Confidence in the market for new multi-family housing weakened significantly in the first quarter of 2020, according to results from the Multifamily Market Survey (MMS) released recently by the National Association of Home Builders (NAHB). The survey was conducted during the first part of April, when many of the effects of the pandemic had become apparent.

The MMS produces two separate indices. The Multifamily Production Index (MPI) fell 22 points to 27 compared to the previous quarter, which is the lowest reading since the fourth quarter of 2009. Meanwhile, the Multifamily Vacancy Index (MVI) rose 19 points to 59, with higher numbers indicating more vacancies.

The MPI measures builder and developer sentiment about current conditions in the apartment and condo market on a scale of 0 to 100. The index and all of its components are scaled so that a number below 50 indicates that more respondents report conditions are getting worse than report conditions are improving.

The MPI is a weighted average of three key elements of the multifamily housing market: construction of low-rent units (apartments that are supported by low-income tax credits or other government subsidy programs); market-rate rental units (apartments that are built to be rented at the price the market will hold); and for-sale units (condominiums). All three components posted decreases in the first quarter: the component measuring low-rent units fell 21 points to 32, the component measuring market rate rental units dropped 21 points to 29, and the component measuring for-sale units decreased 24 points to 22.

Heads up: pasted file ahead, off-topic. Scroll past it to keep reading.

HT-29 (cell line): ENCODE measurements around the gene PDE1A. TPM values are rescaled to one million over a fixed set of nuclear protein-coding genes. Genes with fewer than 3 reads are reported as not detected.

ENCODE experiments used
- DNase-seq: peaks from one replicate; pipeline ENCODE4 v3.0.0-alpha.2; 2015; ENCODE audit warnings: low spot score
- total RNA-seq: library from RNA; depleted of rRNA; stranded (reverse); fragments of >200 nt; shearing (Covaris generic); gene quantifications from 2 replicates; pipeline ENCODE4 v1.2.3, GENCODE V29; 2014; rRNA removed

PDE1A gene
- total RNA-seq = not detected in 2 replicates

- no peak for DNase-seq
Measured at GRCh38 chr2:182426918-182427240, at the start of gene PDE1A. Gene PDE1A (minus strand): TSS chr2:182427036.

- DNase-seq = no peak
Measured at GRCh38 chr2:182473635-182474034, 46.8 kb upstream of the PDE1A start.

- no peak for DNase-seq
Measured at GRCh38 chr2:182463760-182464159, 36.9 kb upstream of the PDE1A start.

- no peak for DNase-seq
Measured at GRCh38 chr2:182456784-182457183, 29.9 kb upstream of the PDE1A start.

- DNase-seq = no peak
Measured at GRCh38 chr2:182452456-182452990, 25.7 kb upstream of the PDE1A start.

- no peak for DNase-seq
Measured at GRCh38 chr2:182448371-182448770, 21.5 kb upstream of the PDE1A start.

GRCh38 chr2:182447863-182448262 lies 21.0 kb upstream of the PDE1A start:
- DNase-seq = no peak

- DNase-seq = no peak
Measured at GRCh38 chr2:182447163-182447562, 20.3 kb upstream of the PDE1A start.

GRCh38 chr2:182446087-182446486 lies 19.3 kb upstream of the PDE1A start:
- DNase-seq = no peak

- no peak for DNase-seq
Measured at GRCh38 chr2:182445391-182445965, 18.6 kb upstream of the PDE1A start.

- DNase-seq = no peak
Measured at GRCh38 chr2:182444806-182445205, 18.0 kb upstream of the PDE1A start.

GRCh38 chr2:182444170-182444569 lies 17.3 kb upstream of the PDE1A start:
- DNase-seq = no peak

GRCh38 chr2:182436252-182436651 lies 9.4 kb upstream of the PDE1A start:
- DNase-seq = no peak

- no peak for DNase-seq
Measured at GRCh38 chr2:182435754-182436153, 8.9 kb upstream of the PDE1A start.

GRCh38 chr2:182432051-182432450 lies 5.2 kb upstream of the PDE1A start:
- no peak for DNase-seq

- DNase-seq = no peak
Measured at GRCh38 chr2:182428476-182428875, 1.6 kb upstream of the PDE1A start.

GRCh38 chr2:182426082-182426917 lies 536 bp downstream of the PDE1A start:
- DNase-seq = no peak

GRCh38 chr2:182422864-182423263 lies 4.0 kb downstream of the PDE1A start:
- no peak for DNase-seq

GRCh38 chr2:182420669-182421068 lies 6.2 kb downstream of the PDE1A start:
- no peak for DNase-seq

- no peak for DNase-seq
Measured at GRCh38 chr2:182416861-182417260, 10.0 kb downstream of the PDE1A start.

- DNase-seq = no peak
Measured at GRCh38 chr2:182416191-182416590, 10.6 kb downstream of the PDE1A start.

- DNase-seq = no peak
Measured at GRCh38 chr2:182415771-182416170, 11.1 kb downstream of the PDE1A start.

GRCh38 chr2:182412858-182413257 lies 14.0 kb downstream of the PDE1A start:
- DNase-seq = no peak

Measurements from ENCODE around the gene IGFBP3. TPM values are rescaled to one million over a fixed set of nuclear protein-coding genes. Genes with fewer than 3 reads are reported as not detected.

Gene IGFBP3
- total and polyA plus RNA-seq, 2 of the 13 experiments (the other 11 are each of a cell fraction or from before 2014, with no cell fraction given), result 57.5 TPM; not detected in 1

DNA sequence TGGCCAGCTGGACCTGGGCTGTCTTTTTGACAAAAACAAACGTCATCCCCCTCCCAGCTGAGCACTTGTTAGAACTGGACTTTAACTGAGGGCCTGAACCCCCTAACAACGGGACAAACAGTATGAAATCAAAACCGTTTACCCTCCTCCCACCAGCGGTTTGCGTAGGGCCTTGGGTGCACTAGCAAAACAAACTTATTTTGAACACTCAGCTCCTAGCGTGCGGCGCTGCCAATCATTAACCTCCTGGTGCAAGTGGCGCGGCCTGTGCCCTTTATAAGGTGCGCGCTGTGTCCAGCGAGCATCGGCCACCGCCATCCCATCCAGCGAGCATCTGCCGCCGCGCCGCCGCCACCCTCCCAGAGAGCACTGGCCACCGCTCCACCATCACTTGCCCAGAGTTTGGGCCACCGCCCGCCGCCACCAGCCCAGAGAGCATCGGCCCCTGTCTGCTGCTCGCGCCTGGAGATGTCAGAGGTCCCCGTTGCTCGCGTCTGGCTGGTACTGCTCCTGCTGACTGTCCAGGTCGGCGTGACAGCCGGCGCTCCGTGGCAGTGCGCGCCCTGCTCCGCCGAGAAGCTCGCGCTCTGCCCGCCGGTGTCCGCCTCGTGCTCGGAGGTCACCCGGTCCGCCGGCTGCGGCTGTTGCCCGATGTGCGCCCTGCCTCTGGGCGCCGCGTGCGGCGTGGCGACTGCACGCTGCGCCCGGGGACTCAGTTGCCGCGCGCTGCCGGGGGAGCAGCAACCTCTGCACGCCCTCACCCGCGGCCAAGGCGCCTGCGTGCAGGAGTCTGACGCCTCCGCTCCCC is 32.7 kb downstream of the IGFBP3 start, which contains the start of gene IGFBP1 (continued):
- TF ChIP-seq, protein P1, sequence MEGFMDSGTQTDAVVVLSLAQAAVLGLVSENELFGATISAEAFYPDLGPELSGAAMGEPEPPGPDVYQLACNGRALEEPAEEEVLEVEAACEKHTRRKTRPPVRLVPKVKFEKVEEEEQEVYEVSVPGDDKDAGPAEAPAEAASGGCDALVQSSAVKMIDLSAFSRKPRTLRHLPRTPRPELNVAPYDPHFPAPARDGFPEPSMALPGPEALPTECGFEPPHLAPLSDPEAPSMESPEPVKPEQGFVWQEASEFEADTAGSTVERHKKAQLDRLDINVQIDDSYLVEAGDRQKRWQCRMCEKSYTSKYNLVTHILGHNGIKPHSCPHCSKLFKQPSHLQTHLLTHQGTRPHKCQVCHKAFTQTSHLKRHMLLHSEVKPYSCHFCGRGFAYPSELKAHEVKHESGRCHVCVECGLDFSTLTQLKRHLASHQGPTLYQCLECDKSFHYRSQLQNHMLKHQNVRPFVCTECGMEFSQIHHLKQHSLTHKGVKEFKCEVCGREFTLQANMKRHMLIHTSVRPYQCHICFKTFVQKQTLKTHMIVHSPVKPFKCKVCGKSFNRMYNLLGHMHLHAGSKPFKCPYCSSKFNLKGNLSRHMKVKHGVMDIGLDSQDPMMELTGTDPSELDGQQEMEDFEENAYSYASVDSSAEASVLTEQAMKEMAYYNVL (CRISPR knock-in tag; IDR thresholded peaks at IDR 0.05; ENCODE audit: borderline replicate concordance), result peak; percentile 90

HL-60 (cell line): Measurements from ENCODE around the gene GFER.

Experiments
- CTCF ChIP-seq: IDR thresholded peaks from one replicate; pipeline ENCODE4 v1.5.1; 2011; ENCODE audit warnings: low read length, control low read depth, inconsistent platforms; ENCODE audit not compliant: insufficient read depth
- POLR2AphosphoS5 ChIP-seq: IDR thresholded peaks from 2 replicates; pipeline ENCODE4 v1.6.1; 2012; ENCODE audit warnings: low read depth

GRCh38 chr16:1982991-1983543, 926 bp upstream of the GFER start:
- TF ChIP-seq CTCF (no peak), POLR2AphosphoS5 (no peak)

The MVI measures the multi-family housing industry’s perception of vacancies in existing apartments. It is a weighted average of current occupancy indexes for class A, B, and C multifamily units, and can vary from 0 to 100, where a number over 50 indicates more property managers believe vacancies are increasing than decreasing. With a reading of 59, this is the highest reading since the fourth quarter of 2009.

“Leading up to the coronavirus pandemic, demand for apartments had been solid and development processes were normal,” said Barry Kahn, president of Hettig-Kahn Holdings in Houston and chairman of NAHB’s Multifamily Council. “Now, we are seeing a lot of disruption in the market as builders and developers are trying to navigate the impacts on operations and collections, permitting, inspections and financing.”

“Like other sectors of the housing market, the multifamily market has been greatly affected by the effects of the pandemic,” said Robert Dietz, chief economist with the NAHB. “On a positive note, while multifamily construction has slowed significantly in the spring, rent revenue is coming in above some market participants’ expectations from a few months ago.”

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